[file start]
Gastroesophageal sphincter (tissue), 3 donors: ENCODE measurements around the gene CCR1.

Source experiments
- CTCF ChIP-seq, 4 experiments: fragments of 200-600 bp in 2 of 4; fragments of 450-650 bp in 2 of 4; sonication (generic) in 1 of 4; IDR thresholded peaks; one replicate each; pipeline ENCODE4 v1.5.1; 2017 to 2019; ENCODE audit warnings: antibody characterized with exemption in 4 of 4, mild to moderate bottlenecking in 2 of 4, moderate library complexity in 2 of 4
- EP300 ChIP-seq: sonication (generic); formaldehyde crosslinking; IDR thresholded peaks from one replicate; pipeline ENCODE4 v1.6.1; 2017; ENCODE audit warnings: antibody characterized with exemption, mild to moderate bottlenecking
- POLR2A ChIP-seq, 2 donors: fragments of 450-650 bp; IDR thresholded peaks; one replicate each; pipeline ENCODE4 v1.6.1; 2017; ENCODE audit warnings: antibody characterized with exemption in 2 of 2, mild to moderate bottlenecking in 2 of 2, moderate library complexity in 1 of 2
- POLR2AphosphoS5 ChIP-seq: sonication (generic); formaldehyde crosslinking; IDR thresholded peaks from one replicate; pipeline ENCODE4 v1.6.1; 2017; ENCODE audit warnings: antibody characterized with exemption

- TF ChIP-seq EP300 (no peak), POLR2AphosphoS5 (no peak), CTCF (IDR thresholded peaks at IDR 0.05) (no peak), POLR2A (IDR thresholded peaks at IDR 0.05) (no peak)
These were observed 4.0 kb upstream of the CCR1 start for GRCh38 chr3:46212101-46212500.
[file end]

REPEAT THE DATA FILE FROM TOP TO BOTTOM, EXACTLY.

Gastroesophageal sphincter (tissue), 3 donors: ENCODE measurements around the gene CCR1.

Source experiments
- CTCF ChIP-seq, 4 experiments: fragments of 200-600 bp in 2 of 4; fragments of 450-650 bp in 2 of 4; sonication (generic) in 1 of 4; IDR thresholded peaks; one replicate each; pipeline ENCODE4 v1.5.1; 2017 to 2019; ENCODE audit warnings: antibody characterized with exemption in 4 of 4, mild to moderate bottlenecking in 2 of 4, moderate library complexity in 2 of 4
- EP300 ChIP-seq: sonication (generic); formaldehyde crosslinking; IDR thresholded peaks from one replicate; pipeline ENCODE4 v1.6.1; 2017; ENCODE audit warnings: antibody characterized with exemption, mild to moderate bottlenecking
- POLR2A ChIP-seq, 2 donors: fragments of 450-650 bp; IDR thresholded peaks; one replicate each; pipeline ENCODE4 v1.6.1; 2017; ENCODE audit warnings: antibody characterized with exemption in 2 of 2, mild to moderate bottlenecking in 2 of 2, moderate library complexity in 1 of 2
- POLR2AphosphoS5 ChIP-seq: sonication (generic); formaldehyde crosslinking; IDR thresholded peaks from one replicate; pipeline ENCODE4 v1.6.1; 2017; ENCODE audit warnings: antibody characterized with exemption

- TF ChIP-seq EP300 (no peak), POLR2AphosphoS5 (no peak), CTCF (IDR thresholded peaks at IDR 0.05) (no peak), POLR2A (IDR thresholded peaks at IDR 0.05) (no peak)
These were observed 4.0 kb upstream of the CCR1 start for GRCh38 chr3:46212101-46212500.